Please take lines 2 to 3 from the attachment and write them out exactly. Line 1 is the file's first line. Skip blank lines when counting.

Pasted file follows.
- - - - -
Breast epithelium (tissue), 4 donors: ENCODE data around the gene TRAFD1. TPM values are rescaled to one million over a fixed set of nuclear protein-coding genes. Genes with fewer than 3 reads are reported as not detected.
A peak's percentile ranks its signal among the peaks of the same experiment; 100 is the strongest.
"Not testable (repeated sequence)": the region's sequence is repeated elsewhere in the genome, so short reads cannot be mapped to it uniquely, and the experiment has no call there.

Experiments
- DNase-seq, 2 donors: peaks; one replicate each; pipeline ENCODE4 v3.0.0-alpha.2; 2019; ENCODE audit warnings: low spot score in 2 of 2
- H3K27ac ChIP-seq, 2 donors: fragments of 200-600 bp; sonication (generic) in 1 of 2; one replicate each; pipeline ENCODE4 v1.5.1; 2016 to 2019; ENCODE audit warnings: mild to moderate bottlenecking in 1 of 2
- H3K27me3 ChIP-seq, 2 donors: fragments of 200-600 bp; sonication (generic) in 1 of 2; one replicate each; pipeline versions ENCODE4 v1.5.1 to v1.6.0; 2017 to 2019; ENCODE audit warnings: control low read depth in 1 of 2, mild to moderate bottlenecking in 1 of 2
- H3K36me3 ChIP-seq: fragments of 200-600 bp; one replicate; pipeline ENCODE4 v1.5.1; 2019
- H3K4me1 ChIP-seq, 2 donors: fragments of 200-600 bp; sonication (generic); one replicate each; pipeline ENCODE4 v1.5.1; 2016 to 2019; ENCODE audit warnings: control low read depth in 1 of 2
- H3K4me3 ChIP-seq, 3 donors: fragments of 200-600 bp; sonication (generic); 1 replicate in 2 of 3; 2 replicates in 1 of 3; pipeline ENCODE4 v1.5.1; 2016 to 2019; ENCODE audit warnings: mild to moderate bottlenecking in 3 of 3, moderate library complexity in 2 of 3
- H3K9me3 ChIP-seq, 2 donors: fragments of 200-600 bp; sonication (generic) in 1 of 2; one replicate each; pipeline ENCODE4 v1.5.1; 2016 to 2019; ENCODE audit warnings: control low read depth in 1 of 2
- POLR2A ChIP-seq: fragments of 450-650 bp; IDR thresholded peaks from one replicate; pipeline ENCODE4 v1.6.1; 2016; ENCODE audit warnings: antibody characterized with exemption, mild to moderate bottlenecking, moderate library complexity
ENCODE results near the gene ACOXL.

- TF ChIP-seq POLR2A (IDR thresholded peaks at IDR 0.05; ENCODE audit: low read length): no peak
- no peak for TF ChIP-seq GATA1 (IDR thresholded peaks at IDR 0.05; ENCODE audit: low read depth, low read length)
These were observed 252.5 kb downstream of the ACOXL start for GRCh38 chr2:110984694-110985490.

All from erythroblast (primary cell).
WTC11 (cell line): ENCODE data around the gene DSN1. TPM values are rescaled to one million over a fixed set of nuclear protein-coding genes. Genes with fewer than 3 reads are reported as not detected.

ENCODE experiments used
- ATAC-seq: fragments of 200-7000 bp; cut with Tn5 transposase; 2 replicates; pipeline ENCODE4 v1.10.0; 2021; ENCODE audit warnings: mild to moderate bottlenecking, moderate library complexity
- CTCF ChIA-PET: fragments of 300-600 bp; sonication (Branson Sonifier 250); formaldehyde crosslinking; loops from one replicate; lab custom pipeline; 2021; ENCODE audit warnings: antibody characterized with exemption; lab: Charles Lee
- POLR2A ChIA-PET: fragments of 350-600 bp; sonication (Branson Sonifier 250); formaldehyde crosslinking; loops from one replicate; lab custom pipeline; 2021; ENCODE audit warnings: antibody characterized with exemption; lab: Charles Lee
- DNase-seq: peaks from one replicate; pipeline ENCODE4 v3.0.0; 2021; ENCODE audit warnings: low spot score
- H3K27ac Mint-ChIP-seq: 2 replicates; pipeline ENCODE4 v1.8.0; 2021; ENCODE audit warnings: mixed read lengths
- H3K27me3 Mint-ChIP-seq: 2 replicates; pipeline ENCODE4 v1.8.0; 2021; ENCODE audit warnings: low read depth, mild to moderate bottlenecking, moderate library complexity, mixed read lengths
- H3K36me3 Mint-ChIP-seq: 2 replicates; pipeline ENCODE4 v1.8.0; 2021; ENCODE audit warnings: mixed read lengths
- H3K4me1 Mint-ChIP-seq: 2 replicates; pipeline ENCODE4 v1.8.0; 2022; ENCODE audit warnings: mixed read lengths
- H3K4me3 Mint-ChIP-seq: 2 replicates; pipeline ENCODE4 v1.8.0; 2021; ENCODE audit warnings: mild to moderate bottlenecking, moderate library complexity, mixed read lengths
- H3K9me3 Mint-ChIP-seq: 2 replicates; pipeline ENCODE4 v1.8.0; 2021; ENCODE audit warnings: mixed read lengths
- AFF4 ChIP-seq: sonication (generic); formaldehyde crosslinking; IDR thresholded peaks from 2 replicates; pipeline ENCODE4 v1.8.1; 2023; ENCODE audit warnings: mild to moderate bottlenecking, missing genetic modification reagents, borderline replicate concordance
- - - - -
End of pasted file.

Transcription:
A peak's percentile ranks its signal among the peaks of the same experiment; 100 is the strongest.
"Not testable (repeated sequence)": the region's sequence is repeated elsewhere in the genome, so short reads cannot be mapped to it uniquely, and the experiment has no call there.